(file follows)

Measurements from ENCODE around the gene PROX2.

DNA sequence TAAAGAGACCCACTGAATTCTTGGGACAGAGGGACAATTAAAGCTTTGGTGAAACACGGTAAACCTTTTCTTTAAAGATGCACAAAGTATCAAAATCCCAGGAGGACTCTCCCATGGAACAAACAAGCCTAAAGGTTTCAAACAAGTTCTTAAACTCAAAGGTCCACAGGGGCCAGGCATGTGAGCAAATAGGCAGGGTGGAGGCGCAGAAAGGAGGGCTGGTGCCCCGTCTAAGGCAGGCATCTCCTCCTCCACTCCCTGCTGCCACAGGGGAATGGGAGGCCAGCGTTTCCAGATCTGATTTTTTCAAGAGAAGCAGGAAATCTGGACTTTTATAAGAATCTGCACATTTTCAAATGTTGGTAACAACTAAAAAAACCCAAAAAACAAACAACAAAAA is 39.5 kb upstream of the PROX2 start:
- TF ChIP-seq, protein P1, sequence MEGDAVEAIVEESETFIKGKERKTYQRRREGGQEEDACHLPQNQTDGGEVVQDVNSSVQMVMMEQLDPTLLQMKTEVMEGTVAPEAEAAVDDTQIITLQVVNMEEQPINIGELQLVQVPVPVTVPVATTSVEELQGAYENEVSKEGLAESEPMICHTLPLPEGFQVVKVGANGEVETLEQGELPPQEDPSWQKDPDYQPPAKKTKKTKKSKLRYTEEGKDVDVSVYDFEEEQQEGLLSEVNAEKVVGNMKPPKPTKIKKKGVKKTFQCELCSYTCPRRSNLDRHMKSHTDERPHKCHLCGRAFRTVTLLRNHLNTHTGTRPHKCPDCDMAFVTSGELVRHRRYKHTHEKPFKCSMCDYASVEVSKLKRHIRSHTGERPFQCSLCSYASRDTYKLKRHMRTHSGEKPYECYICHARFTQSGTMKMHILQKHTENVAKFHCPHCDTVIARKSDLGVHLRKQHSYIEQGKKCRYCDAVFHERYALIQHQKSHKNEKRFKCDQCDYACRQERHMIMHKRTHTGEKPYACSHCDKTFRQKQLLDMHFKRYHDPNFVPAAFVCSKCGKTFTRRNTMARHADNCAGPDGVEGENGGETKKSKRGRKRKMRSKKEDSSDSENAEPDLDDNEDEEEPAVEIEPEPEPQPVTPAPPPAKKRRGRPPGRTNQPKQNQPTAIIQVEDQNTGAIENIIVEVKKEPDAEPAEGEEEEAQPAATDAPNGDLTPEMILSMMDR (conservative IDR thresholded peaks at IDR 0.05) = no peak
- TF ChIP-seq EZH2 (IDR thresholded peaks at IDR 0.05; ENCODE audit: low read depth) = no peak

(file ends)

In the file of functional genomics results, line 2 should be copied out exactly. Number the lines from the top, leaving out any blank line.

DNA sequence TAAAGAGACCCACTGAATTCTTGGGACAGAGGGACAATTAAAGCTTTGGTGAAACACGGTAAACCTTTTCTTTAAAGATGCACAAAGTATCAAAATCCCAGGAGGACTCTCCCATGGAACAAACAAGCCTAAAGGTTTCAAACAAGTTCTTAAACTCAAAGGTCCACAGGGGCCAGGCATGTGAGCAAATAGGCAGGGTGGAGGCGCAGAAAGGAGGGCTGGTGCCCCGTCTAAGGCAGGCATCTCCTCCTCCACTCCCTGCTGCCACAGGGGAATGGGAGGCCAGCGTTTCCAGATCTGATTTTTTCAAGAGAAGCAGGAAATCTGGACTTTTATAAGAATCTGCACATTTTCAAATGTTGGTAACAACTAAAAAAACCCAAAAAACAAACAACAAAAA is 39.5 kb upstream of the PROX2 start: